Tuesday, November 6, 2018

Rainy Daze Test Pressings


I'm still amazed that I have boxes, which still haven't been unpacked from the 2015 move back home. It's like a Christmas surprise, with each discovery. Take for instance these Rainy Daze test pressings.

I first obtained these, shortly before I moved back to Colorado, from my dear Pueblo friend, and former co-owner of the (now gone) Record Reunion, Joel Scherzer. Joel has been a huge supporter of this blog, and was damn-near solely responsible for keeping me in obscure Colorado records, when I lived in Austin.

A few of these five, double-sided, 7" 45s are marked "Eldorado Studio" out of Hollywood, CA. A few indicate the Uni label, while others are only marked by numbers. Four of the ten sides are marked "Rainy Daze."




You can do a Google search and find quite a bit on the Rainy Daze, so I won't copy and paste it here. The short version is, the band formed in Denver,  in 1965, and included singer/guitarist Tim Gilbert and his brother Kip on drums, plus lead guitarist Mac Ferris, bassist Sam Fuller, and keyboardist Bob Heckendorf. The group released an album, That Acapulco Gold, and the title song made it to #70 on the Billboard Hot 100, in 1967... but was pulled, due to the marijuana reference. The band broke up, shortly after that,  but Gilbert put out one more song as The Rainy Daze, on the White Whale label - the 1968 recording of "Make Me Laugh," which was recorded with session musicians.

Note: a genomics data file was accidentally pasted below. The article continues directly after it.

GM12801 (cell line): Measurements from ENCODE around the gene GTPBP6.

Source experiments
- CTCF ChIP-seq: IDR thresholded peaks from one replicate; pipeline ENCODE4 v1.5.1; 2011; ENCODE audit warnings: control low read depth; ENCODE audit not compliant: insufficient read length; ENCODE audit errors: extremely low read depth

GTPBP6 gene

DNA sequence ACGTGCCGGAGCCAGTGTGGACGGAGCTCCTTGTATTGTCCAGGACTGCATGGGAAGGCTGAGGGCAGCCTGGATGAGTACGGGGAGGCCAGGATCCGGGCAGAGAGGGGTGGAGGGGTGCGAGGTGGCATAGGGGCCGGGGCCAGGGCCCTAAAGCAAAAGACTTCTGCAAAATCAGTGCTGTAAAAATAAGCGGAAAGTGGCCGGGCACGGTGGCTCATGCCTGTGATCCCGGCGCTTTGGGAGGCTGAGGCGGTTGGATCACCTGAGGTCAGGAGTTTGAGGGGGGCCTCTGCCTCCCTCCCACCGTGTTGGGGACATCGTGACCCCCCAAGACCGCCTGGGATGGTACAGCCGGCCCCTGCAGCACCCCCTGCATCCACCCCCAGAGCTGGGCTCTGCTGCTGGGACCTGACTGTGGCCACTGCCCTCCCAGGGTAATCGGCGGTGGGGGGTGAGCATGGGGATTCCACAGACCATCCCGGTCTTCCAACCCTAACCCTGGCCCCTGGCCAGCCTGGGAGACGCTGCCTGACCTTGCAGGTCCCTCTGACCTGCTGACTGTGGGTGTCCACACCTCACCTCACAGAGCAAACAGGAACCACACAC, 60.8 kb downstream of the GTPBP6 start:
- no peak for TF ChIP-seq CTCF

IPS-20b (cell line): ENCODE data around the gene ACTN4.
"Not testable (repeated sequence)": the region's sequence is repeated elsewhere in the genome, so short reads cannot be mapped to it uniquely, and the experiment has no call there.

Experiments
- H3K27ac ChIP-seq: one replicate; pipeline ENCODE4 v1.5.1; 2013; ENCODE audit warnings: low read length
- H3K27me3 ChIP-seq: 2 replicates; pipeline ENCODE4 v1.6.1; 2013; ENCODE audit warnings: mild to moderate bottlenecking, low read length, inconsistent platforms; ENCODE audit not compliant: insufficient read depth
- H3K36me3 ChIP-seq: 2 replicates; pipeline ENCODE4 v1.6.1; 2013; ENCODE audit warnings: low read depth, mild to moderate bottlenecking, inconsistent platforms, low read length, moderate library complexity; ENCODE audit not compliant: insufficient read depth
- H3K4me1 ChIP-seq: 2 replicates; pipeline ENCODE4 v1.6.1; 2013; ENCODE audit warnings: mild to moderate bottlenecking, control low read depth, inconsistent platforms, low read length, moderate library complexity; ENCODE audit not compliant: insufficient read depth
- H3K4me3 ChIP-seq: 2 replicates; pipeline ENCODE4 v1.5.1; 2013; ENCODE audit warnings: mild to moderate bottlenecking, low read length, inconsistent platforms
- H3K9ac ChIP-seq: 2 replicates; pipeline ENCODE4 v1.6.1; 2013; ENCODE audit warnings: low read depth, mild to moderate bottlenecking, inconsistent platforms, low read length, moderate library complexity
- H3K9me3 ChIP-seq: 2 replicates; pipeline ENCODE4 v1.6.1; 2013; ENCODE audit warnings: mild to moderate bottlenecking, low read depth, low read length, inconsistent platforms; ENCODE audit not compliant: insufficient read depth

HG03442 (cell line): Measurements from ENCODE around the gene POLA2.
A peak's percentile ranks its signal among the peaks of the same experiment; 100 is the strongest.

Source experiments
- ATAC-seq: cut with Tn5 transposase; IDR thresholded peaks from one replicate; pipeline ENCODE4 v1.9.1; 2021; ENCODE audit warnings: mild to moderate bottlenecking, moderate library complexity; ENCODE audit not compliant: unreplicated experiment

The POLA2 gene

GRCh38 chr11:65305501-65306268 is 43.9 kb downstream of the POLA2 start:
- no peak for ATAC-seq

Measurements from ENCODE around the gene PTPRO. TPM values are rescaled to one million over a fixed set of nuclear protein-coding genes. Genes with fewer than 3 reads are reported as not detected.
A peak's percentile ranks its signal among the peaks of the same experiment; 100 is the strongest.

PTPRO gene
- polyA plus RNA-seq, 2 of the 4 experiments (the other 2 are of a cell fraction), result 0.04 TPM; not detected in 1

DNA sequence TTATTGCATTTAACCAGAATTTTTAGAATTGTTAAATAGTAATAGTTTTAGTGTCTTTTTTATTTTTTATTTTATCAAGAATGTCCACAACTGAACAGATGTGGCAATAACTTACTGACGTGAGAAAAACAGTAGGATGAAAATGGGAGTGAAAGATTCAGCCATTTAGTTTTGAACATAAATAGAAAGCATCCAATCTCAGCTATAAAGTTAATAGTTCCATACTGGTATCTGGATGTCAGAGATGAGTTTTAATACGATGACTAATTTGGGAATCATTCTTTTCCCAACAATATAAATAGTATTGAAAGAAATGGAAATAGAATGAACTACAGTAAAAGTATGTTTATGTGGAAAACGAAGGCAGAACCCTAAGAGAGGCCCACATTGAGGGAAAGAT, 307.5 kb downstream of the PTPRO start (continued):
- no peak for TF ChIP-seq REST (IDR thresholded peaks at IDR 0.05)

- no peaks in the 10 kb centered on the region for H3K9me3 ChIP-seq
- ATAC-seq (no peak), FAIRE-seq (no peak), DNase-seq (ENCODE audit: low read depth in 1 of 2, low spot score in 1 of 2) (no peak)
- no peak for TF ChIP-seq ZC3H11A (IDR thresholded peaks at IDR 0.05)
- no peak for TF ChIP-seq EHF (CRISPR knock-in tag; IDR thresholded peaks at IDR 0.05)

This little tidbit helps solve the mystery of the age of these, as one of the test pressings is for "Make Me Laugh."


Notice the official release is 2:07, while the test pressing is marked 2:47. The B-side, of both the test pressing and the official release, is "My Door is  Always Open." That single clocked in at 2:46, the same as the test pressing.

Among the stash is a test pressing of two versions of "Stop Sign." Both are marked 2:42, which was the running time of the official release. Listening to both, they sound exactly the same.


Also included is a test pressing of "Blood of Oblivion," which was included on the group's debut LP. The pressing shows a running time of 2:23, while the official release clocks in at 2:40.


 

While "Stop Sign" was the official flipside of "Blood of Oblivion," the test pressing shows "Two Heads are Better Than One," which appears to have never been released.


Rounding out the find are two discs, marked only "#1" and "#2." Both songs are instrumentals. I thought they might simply be the instrumental backing of a song, but neither one seem to match up with any of the cuts on Acapulco Gold.


As always, dear reader, if anyone has a clue on these, drop me a line...


No comments:

Post a Comment